In 2017, stricter practice requirements were outlined by the National Consumer Assistance Plan or NCAP that reshaped how data sent to credit bureaus had to be reported. Following these requirements led to a decrease in the amount of collection accounts that were actually reported, and a large number of accounts being removed. The requirements that most affected these accounts are:
- “More frequent, detailed and accurate reporting of collections accounts, including reflecting when those accounts have been paid;”
- “A prohibition against reporting debts that did not arise from an agreement to pay, or from medical collections less than 180 days old;”
- “The removal of collections accounts that did not arise from a contract or agreement to pay;”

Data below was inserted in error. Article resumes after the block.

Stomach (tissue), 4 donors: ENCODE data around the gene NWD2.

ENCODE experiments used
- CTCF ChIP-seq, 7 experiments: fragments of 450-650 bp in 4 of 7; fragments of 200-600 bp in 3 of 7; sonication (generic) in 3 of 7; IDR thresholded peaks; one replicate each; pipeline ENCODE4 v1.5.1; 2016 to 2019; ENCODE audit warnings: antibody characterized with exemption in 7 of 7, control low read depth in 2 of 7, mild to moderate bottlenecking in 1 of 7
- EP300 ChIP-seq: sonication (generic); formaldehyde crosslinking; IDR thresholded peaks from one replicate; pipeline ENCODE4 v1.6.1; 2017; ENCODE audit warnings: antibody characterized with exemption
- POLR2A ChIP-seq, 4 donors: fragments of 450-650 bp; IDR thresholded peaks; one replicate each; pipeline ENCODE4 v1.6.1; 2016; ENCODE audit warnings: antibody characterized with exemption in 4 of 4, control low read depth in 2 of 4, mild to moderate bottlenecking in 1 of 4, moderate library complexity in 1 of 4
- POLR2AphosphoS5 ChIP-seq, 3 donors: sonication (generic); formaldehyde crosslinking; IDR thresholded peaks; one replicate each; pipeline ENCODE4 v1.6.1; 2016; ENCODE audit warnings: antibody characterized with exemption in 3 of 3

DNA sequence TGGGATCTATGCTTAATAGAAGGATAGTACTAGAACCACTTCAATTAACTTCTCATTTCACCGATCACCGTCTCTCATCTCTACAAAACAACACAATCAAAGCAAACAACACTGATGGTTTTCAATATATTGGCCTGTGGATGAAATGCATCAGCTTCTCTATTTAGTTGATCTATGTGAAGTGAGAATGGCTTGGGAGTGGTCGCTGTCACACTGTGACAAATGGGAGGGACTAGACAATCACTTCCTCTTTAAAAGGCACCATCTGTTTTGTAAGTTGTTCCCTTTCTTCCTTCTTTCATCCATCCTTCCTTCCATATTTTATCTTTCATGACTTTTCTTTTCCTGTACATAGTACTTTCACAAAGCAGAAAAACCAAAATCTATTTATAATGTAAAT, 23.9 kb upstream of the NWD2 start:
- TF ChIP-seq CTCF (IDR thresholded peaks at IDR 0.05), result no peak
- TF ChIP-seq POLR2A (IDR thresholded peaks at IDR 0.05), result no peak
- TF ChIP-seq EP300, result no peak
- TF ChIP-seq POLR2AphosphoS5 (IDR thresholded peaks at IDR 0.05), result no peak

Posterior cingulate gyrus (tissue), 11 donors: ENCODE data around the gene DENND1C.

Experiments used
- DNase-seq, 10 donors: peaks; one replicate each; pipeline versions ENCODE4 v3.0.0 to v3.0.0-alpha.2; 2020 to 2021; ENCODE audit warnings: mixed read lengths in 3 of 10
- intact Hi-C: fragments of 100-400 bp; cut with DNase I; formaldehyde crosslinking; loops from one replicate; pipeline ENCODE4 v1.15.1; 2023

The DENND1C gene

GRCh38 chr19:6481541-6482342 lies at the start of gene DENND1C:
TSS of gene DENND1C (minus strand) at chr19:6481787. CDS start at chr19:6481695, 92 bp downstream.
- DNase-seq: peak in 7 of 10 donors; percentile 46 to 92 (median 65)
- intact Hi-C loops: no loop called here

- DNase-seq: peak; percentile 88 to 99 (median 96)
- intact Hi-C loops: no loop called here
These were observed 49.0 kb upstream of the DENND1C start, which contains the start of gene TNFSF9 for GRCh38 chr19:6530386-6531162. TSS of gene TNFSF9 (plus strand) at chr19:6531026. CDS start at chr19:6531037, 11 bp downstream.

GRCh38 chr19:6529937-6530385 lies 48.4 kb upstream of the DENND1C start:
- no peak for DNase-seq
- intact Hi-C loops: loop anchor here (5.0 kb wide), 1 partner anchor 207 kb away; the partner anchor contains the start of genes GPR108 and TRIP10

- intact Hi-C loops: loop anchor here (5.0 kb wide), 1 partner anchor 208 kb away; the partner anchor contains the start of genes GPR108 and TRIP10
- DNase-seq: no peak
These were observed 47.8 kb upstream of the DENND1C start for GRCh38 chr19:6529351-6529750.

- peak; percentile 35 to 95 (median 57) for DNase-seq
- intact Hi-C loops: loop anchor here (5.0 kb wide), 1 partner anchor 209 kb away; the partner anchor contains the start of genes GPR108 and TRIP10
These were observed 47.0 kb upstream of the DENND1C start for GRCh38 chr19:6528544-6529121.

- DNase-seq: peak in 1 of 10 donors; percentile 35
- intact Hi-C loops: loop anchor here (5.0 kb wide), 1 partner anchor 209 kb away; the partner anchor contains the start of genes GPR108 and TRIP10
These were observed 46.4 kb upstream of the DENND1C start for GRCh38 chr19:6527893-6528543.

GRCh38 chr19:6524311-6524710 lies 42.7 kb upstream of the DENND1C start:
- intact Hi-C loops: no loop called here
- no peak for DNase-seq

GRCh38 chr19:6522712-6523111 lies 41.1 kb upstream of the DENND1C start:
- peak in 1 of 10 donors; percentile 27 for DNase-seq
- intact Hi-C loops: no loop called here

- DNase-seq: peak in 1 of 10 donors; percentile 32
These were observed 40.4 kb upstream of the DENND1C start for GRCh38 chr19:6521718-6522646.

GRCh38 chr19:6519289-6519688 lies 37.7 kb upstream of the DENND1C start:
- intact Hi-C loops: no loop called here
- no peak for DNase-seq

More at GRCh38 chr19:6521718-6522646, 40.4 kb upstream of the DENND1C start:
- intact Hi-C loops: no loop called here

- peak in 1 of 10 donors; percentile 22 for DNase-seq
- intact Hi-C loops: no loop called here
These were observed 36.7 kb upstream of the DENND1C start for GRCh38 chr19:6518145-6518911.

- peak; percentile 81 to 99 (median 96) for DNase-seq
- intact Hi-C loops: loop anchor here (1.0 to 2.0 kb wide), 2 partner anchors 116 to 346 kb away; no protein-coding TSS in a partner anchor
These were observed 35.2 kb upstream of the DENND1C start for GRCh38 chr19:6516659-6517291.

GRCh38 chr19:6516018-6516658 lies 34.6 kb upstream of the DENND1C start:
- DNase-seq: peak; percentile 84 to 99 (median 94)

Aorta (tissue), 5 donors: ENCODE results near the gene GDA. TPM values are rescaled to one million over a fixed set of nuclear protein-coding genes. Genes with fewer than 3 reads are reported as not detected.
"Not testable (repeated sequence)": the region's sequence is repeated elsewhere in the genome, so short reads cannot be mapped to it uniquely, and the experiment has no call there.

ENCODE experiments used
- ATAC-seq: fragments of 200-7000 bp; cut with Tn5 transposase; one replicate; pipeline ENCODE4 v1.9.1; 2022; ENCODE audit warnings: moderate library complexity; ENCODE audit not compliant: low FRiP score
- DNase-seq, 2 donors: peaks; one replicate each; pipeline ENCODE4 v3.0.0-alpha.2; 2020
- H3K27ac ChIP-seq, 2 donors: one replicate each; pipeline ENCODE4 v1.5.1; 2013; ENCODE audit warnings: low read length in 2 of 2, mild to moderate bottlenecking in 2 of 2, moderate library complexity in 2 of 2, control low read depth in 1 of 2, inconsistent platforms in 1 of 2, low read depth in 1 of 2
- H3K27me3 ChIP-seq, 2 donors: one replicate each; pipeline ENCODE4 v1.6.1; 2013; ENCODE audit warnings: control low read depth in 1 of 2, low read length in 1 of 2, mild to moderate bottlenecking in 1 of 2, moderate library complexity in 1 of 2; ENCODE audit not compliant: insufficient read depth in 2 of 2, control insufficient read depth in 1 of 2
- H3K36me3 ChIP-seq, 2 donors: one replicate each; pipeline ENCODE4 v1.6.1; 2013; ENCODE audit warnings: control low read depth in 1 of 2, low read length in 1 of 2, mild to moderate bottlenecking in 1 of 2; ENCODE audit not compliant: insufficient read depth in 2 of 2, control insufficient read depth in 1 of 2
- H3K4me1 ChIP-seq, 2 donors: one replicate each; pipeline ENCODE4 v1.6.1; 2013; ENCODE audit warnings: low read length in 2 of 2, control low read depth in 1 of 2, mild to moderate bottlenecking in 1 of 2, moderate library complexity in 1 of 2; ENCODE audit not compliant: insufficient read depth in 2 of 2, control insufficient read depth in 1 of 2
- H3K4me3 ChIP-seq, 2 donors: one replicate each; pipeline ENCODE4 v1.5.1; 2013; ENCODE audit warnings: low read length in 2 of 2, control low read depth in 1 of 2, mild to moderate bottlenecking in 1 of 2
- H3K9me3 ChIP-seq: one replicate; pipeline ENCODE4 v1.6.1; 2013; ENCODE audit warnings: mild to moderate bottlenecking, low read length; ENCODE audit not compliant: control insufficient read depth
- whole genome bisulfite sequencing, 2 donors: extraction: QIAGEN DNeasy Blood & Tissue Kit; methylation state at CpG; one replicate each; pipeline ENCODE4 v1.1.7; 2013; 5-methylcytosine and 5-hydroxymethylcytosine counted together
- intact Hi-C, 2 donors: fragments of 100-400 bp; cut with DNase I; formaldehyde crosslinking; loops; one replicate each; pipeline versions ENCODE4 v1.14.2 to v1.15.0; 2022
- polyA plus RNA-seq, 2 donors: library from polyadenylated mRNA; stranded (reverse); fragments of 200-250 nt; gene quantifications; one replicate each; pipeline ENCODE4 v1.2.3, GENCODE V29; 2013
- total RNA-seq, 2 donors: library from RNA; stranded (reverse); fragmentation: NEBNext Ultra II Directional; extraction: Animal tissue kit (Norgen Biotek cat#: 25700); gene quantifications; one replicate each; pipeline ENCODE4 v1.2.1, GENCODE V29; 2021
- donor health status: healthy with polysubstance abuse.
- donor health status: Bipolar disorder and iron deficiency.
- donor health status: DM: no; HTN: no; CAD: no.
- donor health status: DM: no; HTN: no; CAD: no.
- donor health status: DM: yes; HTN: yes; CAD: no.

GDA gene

- “Permission to report any account only when there is sufficient information to link the account with an individual’s credit files.” (i.e. a name, address and other information for identification, including a Social Security number or birth date.)
Despite the stricter requirements, the amount of household debt continues to be on the rise, leading to more and more accounts being turned over for collections. Clearly, the risk of an account being reported to the credit bureaus affects how likely recovery is on that account. Without that risk, or leverage, companies like Cedar Financial are having to rethink their strategies in order to continue with successful recovery rates.
Agencies like Cedar Financial follow compliance guidelines under a strict eye. By educating clients on the requirements prior to submission of accounts, the chances of missing information are drastically lowered, and accounts are more likely to be qualified to submit to credit bureaus. Cedar Financial also trains all of its’ adjusters to open up the conversation to consumers about budgeting, managing money, and options to help go against the rise in household debt.
For further information on the NCAP please visit: http://www.nationalconsumerassistanceplan.com/